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How we can build trust in healthcare among underrepresented communities

Oscar Delgado
Oscar Delgado
Opinion
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When I think about ways we can improve health outcomes in underrepresented communities across Nevada, I often think about my mom. She helped support our family by working as a housekeeper in the maternity ward of Reno’s Renown Medical Center — known back in those days as Washoe Medical Center.

As one of the handful of bilingual employees available, she occasionally would be called to translate between English-speaking medical professionals and Spanish-speaking patients. And then, sometimes years later, she would encounter those patients in the community. They’d thank her. They’d proudly introduce her to the growing children she had first met when they were newborns. 

Often, these proud parents no longer remembered the names or even the faces of the doctors or the nurses who had assisted with childbirth. But they remembered my mom. They trusted her during emotional, sometimes scary moments. They knew that she spoke their language. She understood their culture and their community, and she mirrored their worldview.

Creating trust must remain a priority for healthcare organizations that serve underrepresented communities, especially given the persistent disparities in health outcomes underlined by the COVID-19 pandemic.  Trust between health providers and patients is difficult to measure by formal metrics, but it provides the bedrock upon which we build successful systems.

So how do we build trust in and among underrepresented communities?

We start, of course, through the employment of healthcare providers and other staff members who speak the languages of their patients and share their cultural backgrounds. From the reception desk to the examination room, shared language and shared experience establish a common ground for patients and providers to communicate effectively. In fact, we know that patients often are unwilling to seek care at all if they’re intimidated by language and cultural issues — and patients who delay care almost certainly will need more expensive care down the road. 

Whether having a doctor that grew up on the same block as the patients they now serve, or a nurse that speaks Tagalog, or a medical assistant that goes to the same church, we have to build a health profession that reflects all of Nevada in its wide and growing diversity.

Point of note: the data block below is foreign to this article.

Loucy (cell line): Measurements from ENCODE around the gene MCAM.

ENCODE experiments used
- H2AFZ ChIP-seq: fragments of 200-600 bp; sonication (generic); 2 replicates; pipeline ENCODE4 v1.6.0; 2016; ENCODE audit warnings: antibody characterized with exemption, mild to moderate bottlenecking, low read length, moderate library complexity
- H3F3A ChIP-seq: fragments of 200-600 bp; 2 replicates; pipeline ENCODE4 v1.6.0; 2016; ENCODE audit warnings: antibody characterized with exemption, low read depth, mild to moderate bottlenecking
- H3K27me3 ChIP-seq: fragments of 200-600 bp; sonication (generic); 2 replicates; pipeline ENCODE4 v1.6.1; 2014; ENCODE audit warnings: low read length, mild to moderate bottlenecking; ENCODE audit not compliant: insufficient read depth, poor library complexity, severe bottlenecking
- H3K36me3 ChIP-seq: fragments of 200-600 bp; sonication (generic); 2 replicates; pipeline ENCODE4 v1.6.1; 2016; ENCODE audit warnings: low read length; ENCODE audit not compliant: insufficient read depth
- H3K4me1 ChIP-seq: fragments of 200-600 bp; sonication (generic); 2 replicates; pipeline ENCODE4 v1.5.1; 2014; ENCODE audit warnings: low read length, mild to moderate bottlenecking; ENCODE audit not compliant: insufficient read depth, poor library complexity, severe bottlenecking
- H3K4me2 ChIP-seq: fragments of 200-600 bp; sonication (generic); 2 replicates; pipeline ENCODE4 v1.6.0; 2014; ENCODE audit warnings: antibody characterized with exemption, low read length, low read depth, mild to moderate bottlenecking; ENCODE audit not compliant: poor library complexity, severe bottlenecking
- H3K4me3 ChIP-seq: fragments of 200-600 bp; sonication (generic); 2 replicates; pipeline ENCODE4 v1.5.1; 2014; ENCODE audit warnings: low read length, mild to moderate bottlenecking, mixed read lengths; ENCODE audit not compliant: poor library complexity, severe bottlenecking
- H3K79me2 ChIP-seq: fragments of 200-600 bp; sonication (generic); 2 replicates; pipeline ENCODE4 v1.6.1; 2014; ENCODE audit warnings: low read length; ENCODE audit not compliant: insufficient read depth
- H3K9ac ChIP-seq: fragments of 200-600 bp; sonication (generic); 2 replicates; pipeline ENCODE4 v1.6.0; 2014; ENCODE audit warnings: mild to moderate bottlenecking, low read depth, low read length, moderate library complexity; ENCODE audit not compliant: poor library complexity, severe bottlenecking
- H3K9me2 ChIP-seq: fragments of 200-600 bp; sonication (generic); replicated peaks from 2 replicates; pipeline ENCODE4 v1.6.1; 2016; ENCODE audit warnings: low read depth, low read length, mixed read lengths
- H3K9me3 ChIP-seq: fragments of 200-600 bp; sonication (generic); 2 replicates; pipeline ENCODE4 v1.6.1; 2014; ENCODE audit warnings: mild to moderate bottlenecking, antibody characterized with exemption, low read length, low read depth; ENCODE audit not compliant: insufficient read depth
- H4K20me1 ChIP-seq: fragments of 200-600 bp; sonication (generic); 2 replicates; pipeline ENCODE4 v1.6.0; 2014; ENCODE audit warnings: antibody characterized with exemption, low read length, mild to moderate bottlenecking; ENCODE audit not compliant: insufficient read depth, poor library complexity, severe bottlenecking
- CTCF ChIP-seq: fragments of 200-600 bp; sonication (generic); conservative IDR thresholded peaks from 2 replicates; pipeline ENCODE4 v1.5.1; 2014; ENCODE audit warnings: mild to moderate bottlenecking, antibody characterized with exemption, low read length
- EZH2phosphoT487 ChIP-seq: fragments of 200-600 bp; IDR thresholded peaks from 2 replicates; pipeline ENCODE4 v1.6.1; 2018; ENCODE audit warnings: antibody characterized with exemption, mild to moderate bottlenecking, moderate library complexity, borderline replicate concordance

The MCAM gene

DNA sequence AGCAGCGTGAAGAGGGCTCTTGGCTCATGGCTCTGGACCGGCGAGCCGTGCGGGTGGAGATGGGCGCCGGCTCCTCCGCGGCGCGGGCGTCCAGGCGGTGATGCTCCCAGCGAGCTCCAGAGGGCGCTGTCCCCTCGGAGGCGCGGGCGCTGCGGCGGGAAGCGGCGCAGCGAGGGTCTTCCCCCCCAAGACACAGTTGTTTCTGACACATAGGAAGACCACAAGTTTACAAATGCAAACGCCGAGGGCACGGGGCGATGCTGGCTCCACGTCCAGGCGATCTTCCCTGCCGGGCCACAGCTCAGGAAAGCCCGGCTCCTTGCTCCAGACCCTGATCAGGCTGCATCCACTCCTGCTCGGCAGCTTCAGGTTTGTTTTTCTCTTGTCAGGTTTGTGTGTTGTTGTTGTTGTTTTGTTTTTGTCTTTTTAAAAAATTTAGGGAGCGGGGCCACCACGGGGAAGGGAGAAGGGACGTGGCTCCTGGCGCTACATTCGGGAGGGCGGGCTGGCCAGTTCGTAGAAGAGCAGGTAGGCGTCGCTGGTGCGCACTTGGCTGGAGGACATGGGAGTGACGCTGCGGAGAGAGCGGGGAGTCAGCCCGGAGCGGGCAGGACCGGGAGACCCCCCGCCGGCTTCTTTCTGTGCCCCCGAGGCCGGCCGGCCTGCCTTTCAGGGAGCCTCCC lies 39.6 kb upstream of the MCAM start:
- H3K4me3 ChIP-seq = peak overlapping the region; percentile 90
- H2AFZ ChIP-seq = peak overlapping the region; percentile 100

An important initiative at UNR recognizes the need to enlarge the pipeline of bilingual workers in healthcare as well as other scientific and technical fields. The program, known as Community of Bilingual English-Spanish Speakers Exploring Issues in Science and Health (CBESS), selects 32 bilingual high school juniors annually to participate in a three-week session in which they conduct research on a community health issue, tour research and health facilities and polish their academic and communication skills. Then they’re matched with a bilingual undergraduate student from the university who provides monthly mentoring as participants head toward high school graduation. Another 64 bilingual high school students participate in a less-intensive version of CBESS.  

The goal is straightforward: Build a bilingual healthcare workforce from the ground up.

Another approach is underway at Community Health Alliance, where I head a team of nearly 300 medical and administrative professionals. Approximately 70 percent of our staff is bilingual.

More than a dozen staff members in our call center and front office have begun training to become medical assistants. From their front-line experience, they understand the importance of compassionate, culturally sensitive relationships with patients. They already know the language and the culture, which are difficult to teach. Now we’re providing them a chance to get the additional knowledge they need to put their bilingual, multicultural skills to new use.  

We’re also working with the state’s Office of Workforce Innovation to create this career ladder for healthcare workers, and we hope to extend our current program to provide scholarships for nursing education as well. Programs such as these to create multicultural trust in healthcare are important for Nevada. 

Together, we can find the innovative answers that ensure all our communities can build productive relationships with our healthcare professionals.

Oscar Delgado is chief executive officer of Community Health Alliance and a member of the Reno City Council. He is also the chair of the Washoe County Health District.

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